Now we have a 0 in every other row, and a 1 in the alternating rows. Perfect! To add the filters to table, click the C column header. Press the Filter button on Excel’s Data tab. The Filter Column cell will include a small arrow button on it as shown below.
Click the small arrow to open the filtering options as below. There you can select 0 and 1 check boxes. Deselecting those check boxes filters table rows out from the table.
To erase every second row from the table, click the 0 check box. Then press the OK button. That will filter out every other first row as in the snapshot below.
Now you can quickly erase every other second row from the table. Click the row 3 header and drag the cursor down to 7 to select the third, fifth and seventh rows. Press the Delete dropdown on the Home tab and select Delete Sheet Rows.
This will leave your table apparently empty – but the rows you want are still there, just hidden by the filter tool. To make them reappear, click the arrow button on the Filter Column cell, and reselect the 0 check box. Press the OK button to close the filtering options. That will restore the Jan, Mar and May rows as shown below.
Now you can remove the filtering column. Right-click the C column and select the Delete option. That will erase column C from the table.
In this example, you only added two filters to the table. You can modify the MOD function to add more filter values so that you can delete every 3rd row, every 4th row, or so forth. The =MOD(ROW(),2) function gives you two options. To filter out every third row, you would use the function =MOD(ROW(),3). Just edit the value in the function to configure how many filter values it adds to the column. Of course, Excel users can also manually enter the filter numbers in the column without MOD; but that might take some time for larger tables.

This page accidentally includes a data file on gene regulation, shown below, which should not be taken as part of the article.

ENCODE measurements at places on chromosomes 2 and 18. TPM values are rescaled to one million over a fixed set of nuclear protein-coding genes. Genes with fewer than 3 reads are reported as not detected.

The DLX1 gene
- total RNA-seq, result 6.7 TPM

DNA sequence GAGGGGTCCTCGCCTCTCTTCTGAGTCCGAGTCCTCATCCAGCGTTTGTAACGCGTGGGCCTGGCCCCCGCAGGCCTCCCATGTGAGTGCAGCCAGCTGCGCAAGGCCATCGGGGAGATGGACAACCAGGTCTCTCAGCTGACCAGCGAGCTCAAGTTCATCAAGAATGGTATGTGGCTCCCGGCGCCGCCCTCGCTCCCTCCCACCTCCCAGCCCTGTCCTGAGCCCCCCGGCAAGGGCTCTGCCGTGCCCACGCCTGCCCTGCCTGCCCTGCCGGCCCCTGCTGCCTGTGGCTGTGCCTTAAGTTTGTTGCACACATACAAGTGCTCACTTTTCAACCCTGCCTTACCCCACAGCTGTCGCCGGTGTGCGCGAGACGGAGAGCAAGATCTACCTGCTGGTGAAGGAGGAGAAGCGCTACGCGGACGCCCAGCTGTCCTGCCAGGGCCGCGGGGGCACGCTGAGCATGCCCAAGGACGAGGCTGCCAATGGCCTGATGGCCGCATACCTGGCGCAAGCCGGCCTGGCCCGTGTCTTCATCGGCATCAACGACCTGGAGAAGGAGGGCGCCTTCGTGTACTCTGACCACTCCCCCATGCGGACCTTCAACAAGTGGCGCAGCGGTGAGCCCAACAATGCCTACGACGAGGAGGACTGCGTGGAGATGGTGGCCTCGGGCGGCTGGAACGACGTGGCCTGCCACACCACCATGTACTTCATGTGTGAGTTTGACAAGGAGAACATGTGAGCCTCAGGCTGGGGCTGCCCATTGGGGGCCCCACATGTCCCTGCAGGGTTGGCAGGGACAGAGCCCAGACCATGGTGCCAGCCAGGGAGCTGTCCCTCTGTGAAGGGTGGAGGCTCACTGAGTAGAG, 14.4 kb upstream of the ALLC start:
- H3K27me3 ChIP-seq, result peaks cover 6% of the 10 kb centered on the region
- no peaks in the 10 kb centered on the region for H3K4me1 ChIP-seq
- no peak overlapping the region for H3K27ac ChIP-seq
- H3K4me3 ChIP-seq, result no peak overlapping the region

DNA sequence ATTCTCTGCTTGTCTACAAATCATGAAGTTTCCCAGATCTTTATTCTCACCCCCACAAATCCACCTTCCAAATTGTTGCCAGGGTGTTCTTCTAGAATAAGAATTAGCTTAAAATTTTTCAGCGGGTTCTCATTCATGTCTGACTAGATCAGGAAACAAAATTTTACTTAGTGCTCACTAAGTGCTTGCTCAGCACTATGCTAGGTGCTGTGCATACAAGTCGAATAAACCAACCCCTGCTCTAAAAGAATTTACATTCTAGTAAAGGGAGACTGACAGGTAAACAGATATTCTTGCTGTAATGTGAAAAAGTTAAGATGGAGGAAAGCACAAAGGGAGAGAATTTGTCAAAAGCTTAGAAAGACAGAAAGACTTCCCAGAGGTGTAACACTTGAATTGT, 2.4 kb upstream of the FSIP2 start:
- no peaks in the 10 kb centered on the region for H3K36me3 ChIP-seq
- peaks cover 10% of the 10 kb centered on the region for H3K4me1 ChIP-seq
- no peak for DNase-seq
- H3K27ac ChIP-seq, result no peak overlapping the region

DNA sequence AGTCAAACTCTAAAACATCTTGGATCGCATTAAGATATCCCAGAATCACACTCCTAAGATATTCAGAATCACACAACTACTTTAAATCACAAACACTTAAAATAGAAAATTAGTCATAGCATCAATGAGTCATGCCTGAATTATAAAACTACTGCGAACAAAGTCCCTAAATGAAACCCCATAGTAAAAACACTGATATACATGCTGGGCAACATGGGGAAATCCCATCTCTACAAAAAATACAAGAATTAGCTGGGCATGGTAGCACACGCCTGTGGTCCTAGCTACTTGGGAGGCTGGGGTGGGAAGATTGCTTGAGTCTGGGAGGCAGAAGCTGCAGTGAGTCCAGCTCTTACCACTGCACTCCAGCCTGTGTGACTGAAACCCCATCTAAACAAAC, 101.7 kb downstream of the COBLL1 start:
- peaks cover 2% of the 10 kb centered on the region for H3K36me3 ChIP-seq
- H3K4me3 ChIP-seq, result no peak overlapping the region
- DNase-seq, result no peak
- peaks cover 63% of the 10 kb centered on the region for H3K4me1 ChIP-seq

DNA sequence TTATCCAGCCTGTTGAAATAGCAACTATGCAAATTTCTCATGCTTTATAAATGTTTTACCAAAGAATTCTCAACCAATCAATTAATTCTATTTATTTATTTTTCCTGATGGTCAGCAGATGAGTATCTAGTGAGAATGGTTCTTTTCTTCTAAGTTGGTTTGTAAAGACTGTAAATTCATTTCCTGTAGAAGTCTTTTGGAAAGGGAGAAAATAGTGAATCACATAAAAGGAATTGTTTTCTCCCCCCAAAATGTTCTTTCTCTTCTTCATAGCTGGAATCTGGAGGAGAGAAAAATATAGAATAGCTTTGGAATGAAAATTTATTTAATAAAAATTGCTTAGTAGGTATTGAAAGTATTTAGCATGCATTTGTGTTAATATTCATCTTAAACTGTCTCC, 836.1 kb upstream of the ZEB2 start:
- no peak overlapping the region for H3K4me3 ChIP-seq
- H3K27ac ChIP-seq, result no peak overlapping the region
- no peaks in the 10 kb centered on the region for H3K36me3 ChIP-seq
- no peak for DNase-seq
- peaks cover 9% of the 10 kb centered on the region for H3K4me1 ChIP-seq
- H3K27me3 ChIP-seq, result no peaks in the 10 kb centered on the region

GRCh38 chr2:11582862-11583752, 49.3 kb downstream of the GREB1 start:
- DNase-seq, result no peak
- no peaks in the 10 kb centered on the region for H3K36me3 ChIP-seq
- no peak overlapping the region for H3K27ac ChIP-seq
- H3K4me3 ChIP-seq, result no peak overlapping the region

Delete Every Other Row with Kutools For Excel
Kutools For Excel is an add-on that expands the application’s toolkit. The add-on includes a Select Interval Rows & columns tool with which you can select rows and columns at specified intervals. Thus, that’s also a handy tool to select and then delete every other row with in Excel. Check out this website page for further Kutools details.
If you add Kutools For Excel to the application, you can open the tool by pressing the Select button on the Kutools tab. Click Select Interval Rows & columns… on the button’s menu. That will open a Select Interval Rows & Columns window from which you can configure the row selection by adjusting the Interval of and Row values. Thereafter, you can delete the highlighted row selection.
You can manually delete every other row in a small table, but Excel’s Filter tool is fairly essential for deleting every other row in larger spreadsheet tables. With that tool you can filter out all the rows you need to keep, and then quickly erase those that are no longer required. An add-on like Kutools for Excel can also accomplish this for you. This YouTube video further demonstrates how you can filter out and then delete rows.
Got any other cool ways to delete rows in Excel? Share them with us below!